Your words are powerful

CompassionDay.JPGI’m just wiping the tears away after reading this post at the Compassion International Blog.

One of the things that really hit home for me during my trip to Haiti and Dominican Republic with Compassion Australia was the extreme importance of writing letters to sponsored children. Hearing the children talking about their sponsors and the overwhelming joy they felt whenever they received a letter from them was an amazing revelation. We met one one lady who had been recognised by the President of her country for her incredible study results. She kept the certificate handed to her by the President in the same folder as the letters from her sponsor family. They were both precious to her and they were kept together as her most prized possessions.

In the post I mentioned at the Compassion International Blog this truth is demonstrated through the words of Roberto Medrano, a Compassion worker in El Salvador.

It is amazing the influence a sponsor can have on the child. For example, I remember a 25-year-old Compassion graduate. She is a Christian who is married and has two babies. She also serves as a center worker. Even though she is an adult and loves Compassion’s ministry, she always cries because in the 15 years of sponsorship her sponsor did not write one single letter. She wrote her sponsor dozens of letters, but she never received any response.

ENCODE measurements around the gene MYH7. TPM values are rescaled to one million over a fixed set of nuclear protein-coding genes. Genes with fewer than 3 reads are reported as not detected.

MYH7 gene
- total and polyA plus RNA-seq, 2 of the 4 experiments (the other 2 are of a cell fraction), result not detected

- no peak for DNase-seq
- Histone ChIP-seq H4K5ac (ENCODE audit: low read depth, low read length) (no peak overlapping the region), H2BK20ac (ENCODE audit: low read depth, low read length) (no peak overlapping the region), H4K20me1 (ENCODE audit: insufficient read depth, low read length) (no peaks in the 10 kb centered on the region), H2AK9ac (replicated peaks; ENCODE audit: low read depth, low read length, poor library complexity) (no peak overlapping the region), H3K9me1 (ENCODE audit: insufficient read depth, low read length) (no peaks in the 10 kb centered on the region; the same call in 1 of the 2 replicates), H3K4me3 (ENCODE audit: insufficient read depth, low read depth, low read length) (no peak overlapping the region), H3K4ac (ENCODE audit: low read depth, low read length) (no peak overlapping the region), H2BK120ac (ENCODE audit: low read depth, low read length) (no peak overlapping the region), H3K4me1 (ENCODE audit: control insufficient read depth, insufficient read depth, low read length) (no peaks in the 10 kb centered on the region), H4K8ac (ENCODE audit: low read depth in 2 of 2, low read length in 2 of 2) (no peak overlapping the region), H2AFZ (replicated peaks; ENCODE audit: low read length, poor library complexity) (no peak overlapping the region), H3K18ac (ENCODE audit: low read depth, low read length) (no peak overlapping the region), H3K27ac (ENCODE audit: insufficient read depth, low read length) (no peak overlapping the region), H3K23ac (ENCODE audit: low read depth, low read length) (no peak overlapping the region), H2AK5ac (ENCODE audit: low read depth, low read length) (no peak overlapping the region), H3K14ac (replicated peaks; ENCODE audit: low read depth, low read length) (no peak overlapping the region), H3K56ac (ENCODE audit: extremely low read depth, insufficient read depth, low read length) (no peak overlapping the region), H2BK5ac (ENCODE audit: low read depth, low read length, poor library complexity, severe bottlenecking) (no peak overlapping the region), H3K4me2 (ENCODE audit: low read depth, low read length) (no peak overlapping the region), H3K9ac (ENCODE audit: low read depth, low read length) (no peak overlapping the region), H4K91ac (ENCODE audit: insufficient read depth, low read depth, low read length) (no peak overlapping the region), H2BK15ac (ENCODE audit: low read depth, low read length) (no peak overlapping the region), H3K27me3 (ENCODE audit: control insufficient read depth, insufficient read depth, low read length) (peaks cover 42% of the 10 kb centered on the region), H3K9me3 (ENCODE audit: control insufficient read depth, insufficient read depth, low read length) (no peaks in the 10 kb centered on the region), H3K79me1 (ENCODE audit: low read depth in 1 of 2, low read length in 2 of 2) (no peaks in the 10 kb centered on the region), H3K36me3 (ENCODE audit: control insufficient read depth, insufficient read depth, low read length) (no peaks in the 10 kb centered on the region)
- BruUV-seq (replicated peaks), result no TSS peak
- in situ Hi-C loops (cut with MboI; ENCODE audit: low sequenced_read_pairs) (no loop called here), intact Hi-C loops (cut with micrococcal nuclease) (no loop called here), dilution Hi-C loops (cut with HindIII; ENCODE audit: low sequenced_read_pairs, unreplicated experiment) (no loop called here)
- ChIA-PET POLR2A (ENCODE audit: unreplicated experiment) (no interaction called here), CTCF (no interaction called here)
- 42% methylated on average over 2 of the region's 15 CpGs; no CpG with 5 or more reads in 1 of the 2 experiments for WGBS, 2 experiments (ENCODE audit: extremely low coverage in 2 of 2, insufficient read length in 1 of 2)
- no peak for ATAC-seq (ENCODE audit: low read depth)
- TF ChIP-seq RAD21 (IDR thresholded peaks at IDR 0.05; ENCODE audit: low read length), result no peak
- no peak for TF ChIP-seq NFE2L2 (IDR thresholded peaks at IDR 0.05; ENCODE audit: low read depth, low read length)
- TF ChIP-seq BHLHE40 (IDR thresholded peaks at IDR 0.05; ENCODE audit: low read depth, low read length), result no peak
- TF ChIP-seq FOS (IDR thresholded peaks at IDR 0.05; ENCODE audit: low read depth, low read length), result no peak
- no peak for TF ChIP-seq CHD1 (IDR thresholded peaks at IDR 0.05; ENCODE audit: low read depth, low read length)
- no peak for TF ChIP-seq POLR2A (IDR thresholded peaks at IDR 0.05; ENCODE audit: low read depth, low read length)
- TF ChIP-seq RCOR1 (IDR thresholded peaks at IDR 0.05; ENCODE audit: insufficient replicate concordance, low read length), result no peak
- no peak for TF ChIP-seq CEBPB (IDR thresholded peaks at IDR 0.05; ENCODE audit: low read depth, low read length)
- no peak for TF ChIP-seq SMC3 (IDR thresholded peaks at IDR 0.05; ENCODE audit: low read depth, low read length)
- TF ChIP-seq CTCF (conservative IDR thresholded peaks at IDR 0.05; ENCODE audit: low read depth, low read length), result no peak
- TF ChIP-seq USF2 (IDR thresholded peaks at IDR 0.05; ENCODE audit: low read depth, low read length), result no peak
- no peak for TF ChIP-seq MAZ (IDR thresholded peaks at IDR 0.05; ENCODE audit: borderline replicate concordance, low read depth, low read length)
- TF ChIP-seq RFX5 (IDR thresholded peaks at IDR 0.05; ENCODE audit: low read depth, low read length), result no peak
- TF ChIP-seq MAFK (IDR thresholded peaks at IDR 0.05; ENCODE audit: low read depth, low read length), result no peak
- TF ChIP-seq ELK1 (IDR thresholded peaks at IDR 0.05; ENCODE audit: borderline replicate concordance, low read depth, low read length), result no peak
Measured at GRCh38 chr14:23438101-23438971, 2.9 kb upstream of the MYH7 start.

If you sponsor a child through any aid agency, can I encourage you to make some time tonight to write that child a letter. My words here can’t even begin to express the influence your letters can have.

In Dominican Republic we spoke to a beautiful young lady who never once received encouragement from her parents for her schooling, yet because her sponsors kept in touch regularly over many years and encouraged her with her studies she is now achieving top results at university.

If you don’t yet sponsor a child I plead with you to do something about that today. If you’re in Australia I can get you signed up today, just contact me directly, or you can visit the Compassion Australia website. If you’re outside Australia you can go to the Compassion International website. Please let me know if you decide to change a child’s life through sponsorship.

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Back to School

DR.jpgI went back to school yesterday.

Thankfully I wasn’t going back as a student but I was there to talk about the wonderful work of Compassion Australia.

I was invited to speak to the students at Beechboro Christian School about the trip I took to Haiti and Dominican Republic in April this year. While we had Compassion Day at 98.5 Sonshine FM back in May, they’ve got their very own Compassion Day tomorrow.

The staff and students will be doing all sorts of fun things to raise money for Yessica, the school’s sponsored child, as well as contributing to other Compassion projects.

It was such an honour to be able to tell them about how much their contribution will mean to boys and girls in other parts of the world who have so little. They all listened very well and hopefully they understand just a little bit more about the responsibility we all have to care for those in poverty.

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Photos from Haiti and Dominican Republic